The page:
Not only does the shortage of housing make it difficult for people to move for a job, but in the worst cases it can also lead to not having a home full stop. In its most recent annual report on homelessness, charity Stockholms Stadsmission warned that the housing situation in Sweden is forcing more people onto the streets or into temporary accommodation. And the type of person becoming homeless is changing: while in the past mental illness and social issues like abuse tended to be key factors, the charity has observed that there are now more people becoming homeless because they have a low income.
“People in a time sensitive situation are finding it much more difficult to get into the housing market now. Young people and newcomers to the country are having problems, but also old people who when they retire have a pension that’s significantly lower than their working income. There aren’t many cheap apartments, there aren’t many cheap rentals, and it feels like there’s no way out if you don’t have a good income,” Stadsmission head of social services Anna Johansson told The Local.
According to Johansson, not enough is being done to address the problem:
“Protecting these groups in society isn’t an issue that politicians are taking a position on or find particularly interesting. What we ask is: where is the political responsibility for this? What kind of apartments are being built? It’s very clear the kind being added to the market are not the ones these groups – people in difficult economic situations – can access.”
Sweden’s government argues however that things are being done to change the situation. The office of housing minister Peter Eriksson insisted to The Local that the current government has made the most significant housing investment in the country for decades:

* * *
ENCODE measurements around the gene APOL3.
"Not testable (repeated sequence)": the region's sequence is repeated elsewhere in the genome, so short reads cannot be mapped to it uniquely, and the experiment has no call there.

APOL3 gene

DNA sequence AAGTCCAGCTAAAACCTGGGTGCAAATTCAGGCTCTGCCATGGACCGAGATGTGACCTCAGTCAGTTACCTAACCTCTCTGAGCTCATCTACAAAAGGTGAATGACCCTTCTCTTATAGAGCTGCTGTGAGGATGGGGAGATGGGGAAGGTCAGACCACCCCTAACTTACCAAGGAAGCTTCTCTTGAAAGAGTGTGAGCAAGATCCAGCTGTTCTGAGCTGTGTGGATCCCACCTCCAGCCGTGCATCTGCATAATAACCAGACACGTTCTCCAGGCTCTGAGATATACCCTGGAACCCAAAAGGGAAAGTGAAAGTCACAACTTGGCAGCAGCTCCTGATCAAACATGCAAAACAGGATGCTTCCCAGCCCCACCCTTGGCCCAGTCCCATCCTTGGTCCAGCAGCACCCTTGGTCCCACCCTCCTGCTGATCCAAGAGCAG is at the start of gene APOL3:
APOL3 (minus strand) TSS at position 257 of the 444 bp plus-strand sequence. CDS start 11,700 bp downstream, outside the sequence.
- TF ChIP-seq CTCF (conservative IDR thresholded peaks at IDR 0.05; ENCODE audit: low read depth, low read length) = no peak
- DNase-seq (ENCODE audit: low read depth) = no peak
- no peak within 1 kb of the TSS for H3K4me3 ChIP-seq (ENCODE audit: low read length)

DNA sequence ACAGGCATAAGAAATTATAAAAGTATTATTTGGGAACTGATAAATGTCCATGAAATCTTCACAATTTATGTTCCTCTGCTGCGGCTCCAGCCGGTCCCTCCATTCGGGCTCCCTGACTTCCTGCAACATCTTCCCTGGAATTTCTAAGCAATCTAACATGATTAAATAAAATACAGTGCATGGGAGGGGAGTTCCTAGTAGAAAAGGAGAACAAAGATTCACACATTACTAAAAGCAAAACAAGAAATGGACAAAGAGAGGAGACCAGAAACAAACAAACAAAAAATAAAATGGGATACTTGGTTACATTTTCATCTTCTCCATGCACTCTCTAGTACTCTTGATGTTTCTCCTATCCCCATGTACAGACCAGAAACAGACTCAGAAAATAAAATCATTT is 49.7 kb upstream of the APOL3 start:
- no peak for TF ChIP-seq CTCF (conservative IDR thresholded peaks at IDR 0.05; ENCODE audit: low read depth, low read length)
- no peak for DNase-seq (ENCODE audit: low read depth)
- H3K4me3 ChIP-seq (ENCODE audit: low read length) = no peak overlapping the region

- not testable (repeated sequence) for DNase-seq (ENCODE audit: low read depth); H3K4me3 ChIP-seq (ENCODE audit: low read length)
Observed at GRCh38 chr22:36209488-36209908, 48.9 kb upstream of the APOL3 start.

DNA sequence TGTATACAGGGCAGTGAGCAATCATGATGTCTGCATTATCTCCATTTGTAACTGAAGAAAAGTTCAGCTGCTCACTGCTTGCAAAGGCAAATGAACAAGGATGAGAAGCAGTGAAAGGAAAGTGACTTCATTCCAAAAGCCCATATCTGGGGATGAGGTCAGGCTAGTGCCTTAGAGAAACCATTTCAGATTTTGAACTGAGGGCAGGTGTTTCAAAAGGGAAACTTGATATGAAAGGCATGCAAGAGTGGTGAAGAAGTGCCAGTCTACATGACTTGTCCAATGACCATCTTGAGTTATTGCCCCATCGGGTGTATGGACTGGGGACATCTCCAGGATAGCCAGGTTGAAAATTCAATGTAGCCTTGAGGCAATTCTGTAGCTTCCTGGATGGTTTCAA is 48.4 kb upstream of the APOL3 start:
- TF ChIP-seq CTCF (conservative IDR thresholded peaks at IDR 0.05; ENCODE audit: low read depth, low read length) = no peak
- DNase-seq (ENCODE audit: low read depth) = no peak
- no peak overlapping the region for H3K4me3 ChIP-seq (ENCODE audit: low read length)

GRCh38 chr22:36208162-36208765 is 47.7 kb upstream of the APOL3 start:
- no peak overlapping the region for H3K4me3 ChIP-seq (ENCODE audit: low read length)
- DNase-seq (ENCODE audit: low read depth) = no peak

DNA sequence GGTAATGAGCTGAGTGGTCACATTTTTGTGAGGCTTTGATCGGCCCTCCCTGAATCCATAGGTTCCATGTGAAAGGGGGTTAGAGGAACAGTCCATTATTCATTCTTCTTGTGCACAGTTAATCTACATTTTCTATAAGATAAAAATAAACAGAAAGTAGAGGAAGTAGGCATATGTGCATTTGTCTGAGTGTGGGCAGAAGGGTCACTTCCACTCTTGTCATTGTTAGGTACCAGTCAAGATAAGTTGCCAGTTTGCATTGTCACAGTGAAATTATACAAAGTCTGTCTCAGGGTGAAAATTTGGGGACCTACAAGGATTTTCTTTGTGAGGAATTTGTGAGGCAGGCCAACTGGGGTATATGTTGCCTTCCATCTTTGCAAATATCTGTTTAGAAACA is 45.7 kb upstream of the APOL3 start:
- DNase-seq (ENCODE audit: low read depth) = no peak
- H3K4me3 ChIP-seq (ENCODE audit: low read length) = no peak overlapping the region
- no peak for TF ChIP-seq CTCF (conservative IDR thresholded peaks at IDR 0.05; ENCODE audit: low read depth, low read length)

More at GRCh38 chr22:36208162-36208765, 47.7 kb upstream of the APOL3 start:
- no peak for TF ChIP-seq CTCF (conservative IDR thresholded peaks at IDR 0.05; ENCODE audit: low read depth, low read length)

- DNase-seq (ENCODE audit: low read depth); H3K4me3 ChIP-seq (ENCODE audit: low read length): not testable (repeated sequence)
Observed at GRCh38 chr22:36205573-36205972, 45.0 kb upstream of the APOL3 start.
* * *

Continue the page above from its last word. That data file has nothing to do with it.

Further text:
“The government has made the biggest state investment in housing for 20 years, with six billion kronor per year in the budget, and investment above all in supporting the construction of rental apartments with affordable rents, support for housing for the elderly, land remediation, and the renovation of Million Programme housing.”
The “Million Programme” (Miljonprogrammet) referred to here is a housing scheme from the 1960s when the Social Democrat government vowed to build 100,000 new homes each year for 10 years. In the decades since, some experts have suggested the rate of construction had already been the same before the programme was announced, but in any case a lot of homes were certainly built, and are still in use to this day.
The middle of the 20th century saw housing construction boom in Sweden. Photo: SCB
Eriksson’s office also added that a list of proposals has been made to make it quicker, easier and cheaper to build housing while an investigation into simplifying building regulations is under way. “The government has also simplified the process for municipalities to be able to set up temporary housing, which will solve the acute housing shortage for immigrants and students.”
Some municipalities have indeed started to use temporary housing in the form of pre-fabricated ‘modular’ houses in an attempt to alleviate the situation, with the advantage being that they take far less time to put in place than a traditional house. But lowering housing standards in the pursuit of short-term alleviation carries a wider risk, Malmö University’s Grander warned: